Monday’s Muse: Valerie “Wally” Neuzil
Upon his death in 1918 at the age of 28, Egon Schiele left behind a body of work which was to have a profound effect on successive generations of painters and artists. He offered a new vision of the human body and its sexuality. His is a body of angles and knots – devoid of the soft curves of Rubens, and free from the smirking sexuality of Boucher. This visual language left such a profound impression that its traces are still visible in the yellowed limbs of Lucian Freud, or the hyper-sexuality of John Currin. Yet in the midst of all his work sits the Portrait of Wally, (1912), whose tone is so strikingly different from the rest of his work.
Paul Rubens, The Rape of the Daughters of Leucippus, (1618); Francois Boucher, L’Odalisque Brune, (1745); Egon Schiele, Two Naked Girls Black Stockings, (1910)
In 1905, following his father’s death, Schiele became the ward of his uncle, and a year later he moved to Vienna to enroll at Kunstgewerbeschule in Vienna, where he remained for only a few months before switching to the Akademie der Bildenden Künste. Schiele did not adapt well to either school’s curriculum, and in 1907 he left to seek Gustav Klimt as a mentor.
Klimt proved to be an important influence in Schiele’s life. He connected him with patrons, bought sketches, sent him models and helped him show his work. Klimt’s influence even extended, albeit briefly, to Schiele’s aesthetics and draftsmanship. Schiele’s Danae, (1909), painted only a year after Klimt’s work of the same name, bears the unmistakeable mark of Klimt’s style. Yet, by 1910, Schiele had begun to develop the style for which he is remembered, and it was around this time that he met Valerie “Wally” Neuzil.
Gustav Klimt, Danae, (1907); Egon Schiele, Danae, (1909)
Egon Schiele, Portrait of Wally, (1912); Girl with Black Hair, (1910)
As with all of these artist/muse relationships there are a range of myths and legends as to how Schiele and Neuzil met, and to make matters worse, there is no definitive answer – there are so few traces of Neuzil’s personal history. It is clear that she was born in a small town, that her father was a schoolmaster and died when she was very young, and that she moved frequently as a child. She would have been around 16 when she met Schiele in 1911. In official records, she registered herself at her various addresses as a “sales assistant” or a “cashier”, but never as an artist’s model. There are some stories which posit that she was the mistress of Klimt, and that he sent her to Schiele, or that she was a prostitute and that Schiele found her walking one of Vienna’s thoroughfares. Regardless of how they met, the Portrait of Wally remains one of the most fascinating works Schiele left behind. There is a humanity to it, which is lacking in a work like Girl With Black Hair, (1910). The latter is almost crudely erotic: the stark figure is dashed with splashes of red to emphasise only her lips, nipples, and genitals. Girl With Black Hair offers a flat and objective intimacy: here is only a girl laid bare. Portrait of Wally offers an individual. Neuzil is painted in a style immediately recognizable as Schiele’s, but both her pose and gaze are different from those in his other work. She is smiling vaguely, as she sits, half-turned away, and her deep blue eyes stare directly out at the viewer. Some scholars have gone so far as to suggest that the intimacy of her gaze might actually suggest that her eyes were never directed at the viewer, but at Schiele while he painted her.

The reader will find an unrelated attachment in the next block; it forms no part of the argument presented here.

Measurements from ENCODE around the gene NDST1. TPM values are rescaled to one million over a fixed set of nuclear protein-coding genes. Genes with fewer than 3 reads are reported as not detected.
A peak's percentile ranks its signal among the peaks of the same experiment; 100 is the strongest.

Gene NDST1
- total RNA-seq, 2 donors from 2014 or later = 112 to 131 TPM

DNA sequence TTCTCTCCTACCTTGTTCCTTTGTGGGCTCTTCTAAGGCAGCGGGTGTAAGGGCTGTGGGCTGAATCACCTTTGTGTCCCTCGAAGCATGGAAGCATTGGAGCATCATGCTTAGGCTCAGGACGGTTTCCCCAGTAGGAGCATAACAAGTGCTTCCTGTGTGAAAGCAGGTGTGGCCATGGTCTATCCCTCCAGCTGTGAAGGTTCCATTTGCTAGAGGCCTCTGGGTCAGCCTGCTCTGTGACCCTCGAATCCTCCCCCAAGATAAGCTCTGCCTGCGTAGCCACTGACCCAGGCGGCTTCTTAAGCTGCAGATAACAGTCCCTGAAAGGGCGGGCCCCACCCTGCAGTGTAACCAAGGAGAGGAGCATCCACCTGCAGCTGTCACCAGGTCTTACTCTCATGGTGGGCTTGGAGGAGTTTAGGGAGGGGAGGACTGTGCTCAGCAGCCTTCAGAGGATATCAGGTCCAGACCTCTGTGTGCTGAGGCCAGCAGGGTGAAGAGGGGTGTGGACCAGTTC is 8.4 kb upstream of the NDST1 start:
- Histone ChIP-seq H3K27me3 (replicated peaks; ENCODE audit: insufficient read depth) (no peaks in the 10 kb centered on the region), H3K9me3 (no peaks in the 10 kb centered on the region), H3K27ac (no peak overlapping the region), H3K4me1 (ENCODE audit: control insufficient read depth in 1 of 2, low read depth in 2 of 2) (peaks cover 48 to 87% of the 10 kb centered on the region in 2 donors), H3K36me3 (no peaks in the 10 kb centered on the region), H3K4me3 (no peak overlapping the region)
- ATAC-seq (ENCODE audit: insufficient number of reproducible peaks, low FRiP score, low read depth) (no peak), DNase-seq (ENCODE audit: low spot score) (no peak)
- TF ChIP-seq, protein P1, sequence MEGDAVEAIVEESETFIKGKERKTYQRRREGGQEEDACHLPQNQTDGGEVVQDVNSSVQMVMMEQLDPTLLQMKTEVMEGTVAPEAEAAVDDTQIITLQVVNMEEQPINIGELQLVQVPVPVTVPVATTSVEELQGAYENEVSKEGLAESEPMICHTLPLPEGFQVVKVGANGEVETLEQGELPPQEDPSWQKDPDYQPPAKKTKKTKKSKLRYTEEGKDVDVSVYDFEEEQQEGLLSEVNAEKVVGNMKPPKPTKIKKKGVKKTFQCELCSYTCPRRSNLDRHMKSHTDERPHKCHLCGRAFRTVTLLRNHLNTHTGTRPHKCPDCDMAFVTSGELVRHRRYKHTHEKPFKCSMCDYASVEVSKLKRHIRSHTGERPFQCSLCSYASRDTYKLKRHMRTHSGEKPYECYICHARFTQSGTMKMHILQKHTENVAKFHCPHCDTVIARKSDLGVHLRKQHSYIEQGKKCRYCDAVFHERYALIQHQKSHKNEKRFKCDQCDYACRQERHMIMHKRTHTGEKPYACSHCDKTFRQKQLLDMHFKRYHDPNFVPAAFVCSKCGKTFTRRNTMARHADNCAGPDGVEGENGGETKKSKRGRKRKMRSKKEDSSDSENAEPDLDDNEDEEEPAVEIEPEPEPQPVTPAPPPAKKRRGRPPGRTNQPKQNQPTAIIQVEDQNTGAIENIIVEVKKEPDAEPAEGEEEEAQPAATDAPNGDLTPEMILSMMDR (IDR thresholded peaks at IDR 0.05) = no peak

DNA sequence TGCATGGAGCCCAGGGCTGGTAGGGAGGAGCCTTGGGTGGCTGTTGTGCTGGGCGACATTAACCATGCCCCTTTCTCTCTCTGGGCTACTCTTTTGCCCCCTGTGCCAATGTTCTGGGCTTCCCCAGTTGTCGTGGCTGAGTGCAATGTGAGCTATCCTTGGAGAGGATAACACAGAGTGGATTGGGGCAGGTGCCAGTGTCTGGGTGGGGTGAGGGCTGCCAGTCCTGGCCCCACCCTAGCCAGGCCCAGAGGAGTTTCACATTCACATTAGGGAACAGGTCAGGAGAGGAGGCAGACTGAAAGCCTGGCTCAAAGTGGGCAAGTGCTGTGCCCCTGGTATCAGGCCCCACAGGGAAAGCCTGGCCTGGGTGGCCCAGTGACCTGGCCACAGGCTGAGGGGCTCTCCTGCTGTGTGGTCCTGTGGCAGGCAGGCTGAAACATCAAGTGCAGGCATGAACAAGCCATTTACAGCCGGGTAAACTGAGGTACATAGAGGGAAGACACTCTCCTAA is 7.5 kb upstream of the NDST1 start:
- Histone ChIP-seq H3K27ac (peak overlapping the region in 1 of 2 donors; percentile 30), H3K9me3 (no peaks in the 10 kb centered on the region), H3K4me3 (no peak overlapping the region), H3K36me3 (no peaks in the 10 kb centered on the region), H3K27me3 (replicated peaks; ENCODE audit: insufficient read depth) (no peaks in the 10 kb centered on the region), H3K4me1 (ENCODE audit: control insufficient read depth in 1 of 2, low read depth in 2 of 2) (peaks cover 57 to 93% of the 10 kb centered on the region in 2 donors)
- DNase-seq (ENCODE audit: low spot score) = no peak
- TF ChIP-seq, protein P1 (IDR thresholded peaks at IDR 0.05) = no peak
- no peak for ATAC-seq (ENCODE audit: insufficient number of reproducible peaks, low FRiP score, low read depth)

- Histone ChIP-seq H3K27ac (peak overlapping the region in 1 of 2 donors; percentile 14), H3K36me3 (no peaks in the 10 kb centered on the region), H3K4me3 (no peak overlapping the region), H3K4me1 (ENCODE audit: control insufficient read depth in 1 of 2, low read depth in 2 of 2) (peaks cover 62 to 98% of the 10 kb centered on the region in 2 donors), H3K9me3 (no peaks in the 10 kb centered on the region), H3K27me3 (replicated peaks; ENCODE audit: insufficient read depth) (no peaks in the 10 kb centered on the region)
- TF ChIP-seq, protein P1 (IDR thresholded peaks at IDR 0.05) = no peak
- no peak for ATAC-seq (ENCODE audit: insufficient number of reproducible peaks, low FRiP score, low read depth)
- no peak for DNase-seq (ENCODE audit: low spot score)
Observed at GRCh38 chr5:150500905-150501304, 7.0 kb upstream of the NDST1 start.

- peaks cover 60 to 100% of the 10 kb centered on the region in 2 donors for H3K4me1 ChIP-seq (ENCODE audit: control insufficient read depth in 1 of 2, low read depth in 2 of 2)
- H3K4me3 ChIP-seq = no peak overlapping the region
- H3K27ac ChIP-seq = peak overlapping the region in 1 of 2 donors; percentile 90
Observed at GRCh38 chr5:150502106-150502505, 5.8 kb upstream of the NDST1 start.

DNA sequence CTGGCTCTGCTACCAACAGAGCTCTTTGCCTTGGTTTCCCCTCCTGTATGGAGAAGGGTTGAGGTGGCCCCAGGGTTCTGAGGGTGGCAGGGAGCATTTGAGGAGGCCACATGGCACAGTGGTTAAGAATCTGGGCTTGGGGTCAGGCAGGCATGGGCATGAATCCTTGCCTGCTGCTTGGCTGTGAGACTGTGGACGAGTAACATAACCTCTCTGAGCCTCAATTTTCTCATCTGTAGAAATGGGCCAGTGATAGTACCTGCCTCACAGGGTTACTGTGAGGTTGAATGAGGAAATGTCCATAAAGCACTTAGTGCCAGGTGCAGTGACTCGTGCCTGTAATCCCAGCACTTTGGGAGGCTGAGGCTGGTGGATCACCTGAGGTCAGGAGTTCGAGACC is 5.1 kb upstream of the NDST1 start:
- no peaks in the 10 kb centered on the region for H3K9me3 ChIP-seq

Shortly after meeting, Schiele and Neuzil moved to Krumau, the birthplace of Schiele’s mother, in a bid to take a break from Vienna. Their stay in Krumau was short lived after the conservative townspeople became furious at not only what they viewed as Schiele’s unorthodox (and possibly sinful) relationship with Neuzil, but also his habit of attempting to woo the teenage girls to undress and model for him.
Egon Schiele, Sleeping Woman (Wally Neuzil), (1912)
The couple finally settled in Neulengbach. Schiele found a cheap studio, and set to work. Schiele did little to keep a low profile: once again his studio became a gathering point for miscreants and otherwise forgotten children – much to the distaste of the local populous. Soon after their arrival in the city, Schiele was arrested for soliciting a young girl, and his studio was raided. Police confiscated over a hundred works, which they classed as pornographic. During his trial the presiding judge burned one of Schiele’s works in the courtroom. In the midst of this maelstrom, Neuzil disappeared. There is little information, which remains of her, after this time. Her story simply evaporates, leaving behind only an enigmatic set of blue eyes.
FEATURE IMAGE: Schiele unt Neuzil. Image source: Leopold Museum